"For America’s national security state, this is the age of impunity. Nothing it does -- torture, kidnapping, assassination, illegal surveillance, you name it -- will ever be brought to court. For none of its beyond-the-boundaries acts will anyone be held accountable. The only crimes that can now be committed in official Washington are by those foolish enough to believe that a government of the people, by the people, and for the people shall not perish from this earth. I’m speaking of the various whistleblowers and leakers who have had an urge to let Americans know what deeds and misdeeds their government is committing in their name but without their knowledge. They continue to pay a price in accountability for their acts that should, by comparison, stun us all."
"An Exceptional Kind of Decline
"And speaking of the “sole superpower,” it remains true that no combination of other militaries can compare with the U.S. military or the moneys the country continues to put into it and into the research and development of weaponry of the most futuristic sort. The U.S. national security budget remains a Ripley’s-Believe-It-Or-Not-style infusion of tax dollars into the national security state, something no other combination of major countries comes close to matching.
"In addition, the U.S. still maintains hundreds of military bases and outposts across the planet (including, in recent years, ever more bases for our latest techno-wonder weapon, the drone). In 2014, it still garrisons the planet in a way that no other imperial power has ever done. In fact, it continues to sport all the trappings of a great empire, with an army impressive enough that our last two presidents have regularly resorted to one unembarrassed image to describe it: “the finest fighting force that the world has ever known.”
"And yet, recent history is clear: that military has proven incapable of winning its wars against minor (and minority) insurgencies globally, just as Washington, for all its firepower, military and economic, has had a remarkably difficult time imposing its desires just about anywhere on the planet. Though it may still look like a superpower and though the power of its national security state may still be growing, Washington seems to have lost the ability to translate that power into anything resembling success.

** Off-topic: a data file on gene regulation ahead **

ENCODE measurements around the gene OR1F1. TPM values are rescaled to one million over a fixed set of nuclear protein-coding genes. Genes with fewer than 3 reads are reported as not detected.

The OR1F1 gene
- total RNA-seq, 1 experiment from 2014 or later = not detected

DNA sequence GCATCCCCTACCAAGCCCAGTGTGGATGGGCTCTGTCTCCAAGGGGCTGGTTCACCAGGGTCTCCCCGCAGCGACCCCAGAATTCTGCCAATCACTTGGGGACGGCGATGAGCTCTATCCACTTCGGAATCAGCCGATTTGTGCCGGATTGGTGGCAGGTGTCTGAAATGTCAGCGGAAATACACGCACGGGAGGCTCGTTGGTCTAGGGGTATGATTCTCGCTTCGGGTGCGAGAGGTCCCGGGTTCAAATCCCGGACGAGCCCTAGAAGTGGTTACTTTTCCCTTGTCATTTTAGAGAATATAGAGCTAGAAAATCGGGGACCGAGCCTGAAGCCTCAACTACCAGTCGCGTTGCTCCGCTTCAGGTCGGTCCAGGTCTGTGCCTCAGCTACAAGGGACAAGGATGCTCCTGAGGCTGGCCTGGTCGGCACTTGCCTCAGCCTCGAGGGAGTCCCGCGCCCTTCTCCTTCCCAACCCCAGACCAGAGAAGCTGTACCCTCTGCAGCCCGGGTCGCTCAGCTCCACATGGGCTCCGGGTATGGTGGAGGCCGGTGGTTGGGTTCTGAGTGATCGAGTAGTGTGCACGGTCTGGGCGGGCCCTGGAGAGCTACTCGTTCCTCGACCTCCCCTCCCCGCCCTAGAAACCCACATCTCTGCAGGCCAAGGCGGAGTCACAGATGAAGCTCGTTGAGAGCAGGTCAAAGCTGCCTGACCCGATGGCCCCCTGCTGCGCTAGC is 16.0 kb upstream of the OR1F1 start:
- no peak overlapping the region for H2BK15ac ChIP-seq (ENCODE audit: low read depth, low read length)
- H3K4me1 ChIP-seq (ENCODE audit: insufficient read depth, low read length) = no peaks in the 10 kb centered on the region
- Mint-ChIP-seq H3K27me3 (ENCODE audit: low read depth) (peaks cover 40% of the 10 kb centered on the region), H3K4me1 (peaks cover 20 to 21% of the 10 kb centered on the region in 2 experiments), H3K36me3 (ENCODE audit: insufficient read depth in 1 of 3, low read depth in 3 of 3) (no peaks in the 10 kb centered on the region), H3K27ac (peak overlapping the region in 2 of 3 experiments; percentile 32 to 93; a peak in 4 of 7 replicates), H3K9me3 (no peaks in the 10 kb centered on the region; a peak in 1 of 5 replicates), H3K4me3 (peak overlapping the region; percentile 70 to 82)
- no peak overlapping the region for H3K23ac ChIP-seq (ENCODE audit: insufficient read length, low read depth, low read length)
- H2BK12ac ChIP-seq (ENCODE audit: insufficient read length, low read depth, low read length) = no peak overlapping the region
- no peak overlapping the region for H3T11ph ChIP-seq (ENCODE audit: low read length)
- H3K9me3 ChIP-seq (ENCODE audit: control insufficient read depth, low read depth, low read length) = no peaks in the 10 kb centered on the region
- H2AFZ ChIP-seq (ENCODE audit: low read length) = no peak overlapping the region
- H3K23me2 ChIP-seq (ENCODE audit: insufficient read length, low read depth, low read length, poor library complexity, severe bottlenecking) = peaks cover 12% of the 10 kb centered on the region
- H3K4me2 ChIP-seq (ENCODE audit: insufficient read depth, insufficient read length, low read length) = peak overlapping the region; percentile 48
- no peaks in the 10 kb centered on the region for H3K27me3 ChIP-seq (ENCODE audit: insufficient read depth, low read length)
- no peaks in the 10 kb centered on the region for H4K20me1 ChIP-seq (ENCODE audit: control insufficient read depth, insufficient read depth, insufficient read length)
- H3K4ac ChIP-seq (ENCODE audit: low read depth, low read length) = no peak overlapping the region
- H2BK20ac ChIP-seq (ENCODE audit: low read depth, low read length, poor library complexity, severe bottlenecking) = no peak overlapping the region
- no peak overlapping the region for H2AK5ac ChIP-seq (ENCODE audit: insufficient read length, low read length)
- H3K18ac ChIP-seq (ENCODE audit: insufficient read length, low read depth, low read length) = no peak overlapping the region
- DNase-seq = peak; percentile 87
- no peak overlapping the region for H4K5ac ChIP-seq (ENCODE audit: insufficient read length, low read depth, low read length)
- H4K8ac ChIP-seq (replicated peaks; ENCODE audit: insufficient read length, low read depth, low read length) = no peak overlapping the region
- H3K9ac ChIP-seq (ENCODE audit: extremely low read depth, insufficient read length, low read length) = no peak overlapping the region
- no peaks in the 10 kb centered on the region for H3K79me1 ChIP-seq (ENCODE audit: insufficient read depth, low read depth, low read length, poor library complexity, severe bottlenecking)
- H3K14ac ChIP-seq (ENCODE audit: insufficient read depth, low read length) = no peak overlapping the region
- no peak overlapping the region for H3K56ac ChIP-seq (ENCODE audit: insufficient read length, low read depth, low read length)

"Today, the U.S. looks less like a functioning and effective empire than an imperial basket case, unable to bring its massive power to bear effectively from Germany to Syria, Iraq to Afghanistan, Libya to the South China Sea, the Crimea to Africa. And stranger yet, this remains true even though it has no imperial competitors to challenge it. Russia is a rickety energy state, capable of achieving its version of imperial success only along its own borders, and China, clearly the rising economic power on the planet, though flexing its military muscles locally in disputed oil-rich waters, visibly has no wish to challenge the U.S. military anywhere far from home.
"All in all, the situation is puzzling indeed. Despite much talk about the rise of a multi-polar world, this still remains in many ways a unipolar one, which perhaps means that the wounds Washington has suffered on numerous fronts in these last years are self-inflicted.
"Just what kind of decline this represents remains to be seen. What does seem clearer today is that the rise of the national security state and the triumphalism of the corporate sector (along with the much publicized growth of great wealth and striking inequality in the country) has been accompanied by a decided diminution in the power of the government to function domestically and of the imperial state to impose its will anywhere on Earth."
America -- now a government of, by and for corporations and the 1%, . . .
It truly is exceptional.
Well put, Tom.
And you still have trouble because Europe sent all its criminals and religious nuts to you.
Plinius, are you referring to England's sending prisoners to its southern colonies in America before the American Revolution?
During the 1980s I was studying Parliament and I read of high unemployment in agriculture because raising sheep for wool required many fewer workers. I understand that many of these unemployed farm workers left England for the colonies in America.
As for the religious nuts, I understand that England's religious wars resulted in many going to the Low Countries in Europe, and from there to the colonies.
Are you referring to those?
Yes. On walking distance here is a Pilgrim Fathers church. The remembrance stone says that they held a service there in 1620, before going off to America.